Ecology/Environment

13/12/21
Author: 
Nick Cunningham
Activists protest Jordan Cove LNG in Salem, OR. June, 2016. Credit: Francis Eatherington (CC BY-NC 2.0)

Dec.6, 2021

A coalition of Oregon landowners, environmental groups, and Native tribes fended off Jordan Cove for more than a decade. But the legal implications of the project’s demise outside of Oregon are unclear.

Oregon’s 15-year battle against the Jordan Cove LNG project quietly came to an end on December 1, bringing relief to dozens of landowners that live in the path of the proposed project. 

13/12/21
Author: 
Kevin Rawlinson
Activists on the roof of a DLR train at Canary Wharf station on 25 April 2019. Photograph: Daniel Leal-Olivas/AFP/Getty

Dec. 10, 2021

Group of six argued obstruction in London’s financial district was lawful protest against government inaction

Six climate crisis activists whose protest halted transport links serving London’s financial district have been acquitted by a jury.

10/12/21
Author: 
Damian Carrington
A healthy coral reef in Sulawesi, Indonesia. Photograph: Tim Lamont/University of Exeter

Dec. 8, 2021

Vibrant soundscape shows Indonesian reef devastated by blast fishing is returning to health

watch and listen here: https://youtu.be/97M2muq9JQc

From whoops to purrs, snaps to grunts, and foghorns to laughs, a cacophony of bizarre fish songs have shown that a coral reef in Indonesia has returned rapidly to health.

10/12/21
Author: 
Matt Simmons (Local Journalism Initiative Reporter)
A worker stands on a newly cut access road for the Coastal GasLink pipeline near Houston, B.C., in 2019. Since then, the company has faced 11 non-compliance orders from the environmental assessment office for contravening its operating permit. Photo: Amber Bracken / The Narwhal

Dec. 8, 2021

B.C’s environmental assessment office has issued 11 orders to Coastal GasLink since the project began, including three in November

Jerry cans of gas in an overflowing pool of water. Oil barrels lying on the ground. A dumpster filled to the brim, its lid propped open and bags of garbage left out in bear country. Murky water flowing into wetlands, lakes, streams and rivers.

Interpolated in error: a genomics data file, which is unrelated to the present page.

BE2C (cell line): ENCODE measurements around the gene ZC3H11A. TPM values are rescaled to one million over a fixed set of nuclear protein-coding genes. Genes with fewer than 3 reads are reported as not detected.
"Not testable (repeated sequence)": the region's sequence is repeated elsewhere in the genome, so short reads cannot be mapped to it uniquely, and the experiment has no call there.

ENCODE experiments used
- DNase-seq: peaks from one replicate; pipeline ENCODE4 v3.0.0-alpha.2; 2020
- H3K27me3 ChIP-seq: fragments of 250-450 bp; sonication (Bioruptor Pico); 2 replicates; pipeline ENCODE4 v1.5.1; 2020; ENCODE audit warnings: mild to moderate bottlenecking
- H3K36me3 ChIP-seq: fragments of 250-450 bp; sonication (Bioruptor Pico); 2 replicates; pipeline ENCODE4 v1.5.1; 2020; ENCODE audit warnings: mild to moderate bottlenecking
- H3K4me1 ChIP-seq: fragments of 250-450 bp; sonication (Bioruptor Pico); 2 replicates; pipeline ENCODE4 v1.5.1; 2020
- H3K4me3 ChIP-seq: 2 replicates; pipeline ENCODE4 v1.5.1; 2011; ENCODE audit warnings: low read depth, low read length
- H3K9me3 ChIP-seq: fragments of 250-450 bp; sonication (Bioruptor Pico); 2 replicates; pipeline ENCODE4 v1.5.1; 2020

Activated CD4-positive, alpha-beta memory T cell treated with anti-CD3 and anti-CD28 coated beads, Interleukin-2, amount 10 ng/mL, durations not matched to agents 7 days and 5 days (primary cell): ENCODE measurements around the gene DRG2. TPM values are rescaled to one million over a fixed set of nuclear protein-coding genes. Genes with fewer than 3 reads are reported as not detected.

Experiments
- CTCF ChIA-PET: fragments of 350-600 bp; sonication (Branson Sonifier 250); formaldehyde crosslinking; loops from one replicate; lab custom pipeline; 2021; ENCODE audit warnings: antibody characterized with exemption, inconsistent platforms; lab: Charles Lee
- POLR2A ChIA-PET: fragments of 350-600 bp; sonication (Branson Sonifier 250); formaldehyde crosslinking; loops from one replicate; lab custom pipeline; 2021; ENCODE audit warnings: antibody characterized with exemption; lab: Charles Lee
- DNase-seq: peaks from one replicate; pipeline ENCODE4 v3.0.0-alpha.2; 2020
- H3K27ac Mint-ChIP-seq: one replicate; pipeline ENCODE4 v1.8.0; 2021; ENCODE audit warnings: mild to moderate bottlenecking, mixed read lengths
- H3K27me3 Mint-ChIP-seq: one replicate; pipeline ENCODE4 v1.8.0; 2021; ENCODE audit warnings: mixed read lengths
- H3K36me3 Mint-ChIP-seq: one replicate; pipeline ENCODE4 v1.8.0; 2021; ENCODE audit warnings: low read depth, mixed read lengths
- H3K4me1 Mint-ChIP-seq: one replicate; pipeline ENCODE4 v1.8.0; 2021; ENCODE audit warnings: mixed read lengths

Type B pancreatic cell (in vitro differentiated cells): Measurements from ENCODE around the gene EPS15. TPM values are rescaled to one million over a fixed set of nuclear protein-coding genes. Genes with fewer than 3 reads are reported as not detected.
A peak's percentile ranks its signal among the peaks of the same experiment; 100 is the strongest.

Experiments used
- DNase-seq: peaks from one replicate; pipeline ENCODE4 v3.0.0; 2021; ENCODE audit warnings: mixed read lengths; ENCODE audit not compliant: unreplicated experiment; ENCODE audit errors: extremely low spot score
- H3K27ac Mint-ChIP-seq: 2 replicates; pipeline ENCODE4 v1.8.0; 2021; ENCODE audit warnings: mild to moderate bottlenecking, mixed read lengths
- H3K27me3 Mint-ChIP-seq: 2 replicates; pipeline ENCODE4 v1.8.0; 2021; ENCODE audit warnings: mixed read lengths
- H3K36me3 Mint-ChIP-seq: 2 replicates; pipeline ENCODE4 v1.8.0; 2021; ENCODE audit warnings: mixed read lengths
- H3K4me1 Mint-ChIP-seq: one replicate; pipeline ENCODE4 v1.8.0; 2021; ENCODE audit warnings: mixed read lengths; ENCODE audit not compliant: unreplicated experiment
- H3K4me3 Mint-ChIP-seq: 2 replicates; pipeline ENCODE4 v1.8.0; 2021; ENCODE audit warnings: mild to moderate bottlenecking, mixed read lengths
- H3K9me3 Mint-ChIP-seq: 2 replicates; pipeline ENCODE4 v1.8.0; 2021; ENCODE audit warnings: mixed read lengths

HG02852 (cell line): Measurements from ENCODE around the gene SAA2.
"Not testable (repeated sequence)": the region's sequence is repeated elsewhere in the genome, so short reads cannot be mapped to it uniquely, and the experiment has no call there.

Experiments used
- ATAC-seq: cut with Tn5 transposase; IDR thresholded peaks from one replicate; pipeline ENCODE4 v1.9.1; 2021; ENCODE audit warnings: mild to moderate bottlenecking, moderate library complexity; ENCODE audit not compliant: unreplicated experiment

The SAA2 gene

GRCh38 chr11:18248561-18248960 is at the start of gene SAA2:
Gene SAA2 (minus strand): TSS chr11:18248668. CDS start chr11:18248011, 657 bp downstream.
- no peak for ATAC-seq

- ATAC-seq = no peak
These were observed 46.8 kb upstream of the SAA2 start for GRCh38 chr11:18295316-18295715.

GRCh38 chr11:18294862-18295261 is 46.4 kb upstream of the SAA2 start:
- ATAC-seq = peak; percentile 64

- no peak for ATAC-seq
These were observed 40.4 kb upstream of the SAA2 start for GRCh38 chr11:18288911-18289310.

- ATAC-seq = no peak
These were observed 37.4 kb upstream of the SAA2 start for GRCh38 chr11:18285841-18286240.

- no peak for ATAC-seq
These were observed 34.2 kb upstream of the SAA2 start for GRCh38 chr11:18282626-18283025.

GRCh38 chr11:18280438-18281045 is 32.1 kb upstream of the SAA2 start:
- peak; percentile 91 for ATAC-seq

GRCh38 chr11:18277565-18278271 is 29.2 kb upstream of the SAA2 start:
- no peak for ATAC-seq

10/12/21
Author: 
Stephanie Wood
Kechika River runs through Dene K’éh Kusān, an area proposed for protection by the Kaska Dena. But the B.C. government isn't on side and hasn't designated any large conservation areas in more than a decade. Photo: Taylor Roades / The Narwhal

Dec. 9, 2021

Canada pledged to protect 25 per cent of land and water by 2025, but British Columbia has added only one percentage point in the past decade. Many say Indigenous protected areas are the way forward. Will the province agree?

British Columbia still hasn’t endorsed the federal government’s promise to protect 25 per cent of lands and oceans in Canada by 2025, leading conservationists and First Nations to call on the province to support more Indigenous Protected and Conserved Areas in the face of climate change and biodiversity loss.

10/12/21
Author: 
Lasse Gustavsson
Kelp forests sequester massive stores of carbon but the need for protecting these ocean-based solutions to climate change, and investing in 'seaforestation' to grow their potential, is rarely discussed. Photo: Maxwel Hohn / Ocean Wise

Dec. 2, 2021

Ocean forests could be the key to limiting global warming, but underwater solutions are often overlooked

Lasse Gustavsson is the president and CEO of Ocean Wise Conservation Association.

10/12/21
Author: 
Jessica Corbett
An international coalition is warning world leaders that corporate-backed "nature-based solutions" are scams that will lead to "dispossessions" while failing to help mitigate the climate emergency. (Photo: tcareob72/Shutterstock)

But in Canada we now have this!!

Dec. 7 - Canada announces $200 million for "nature-based solutions"

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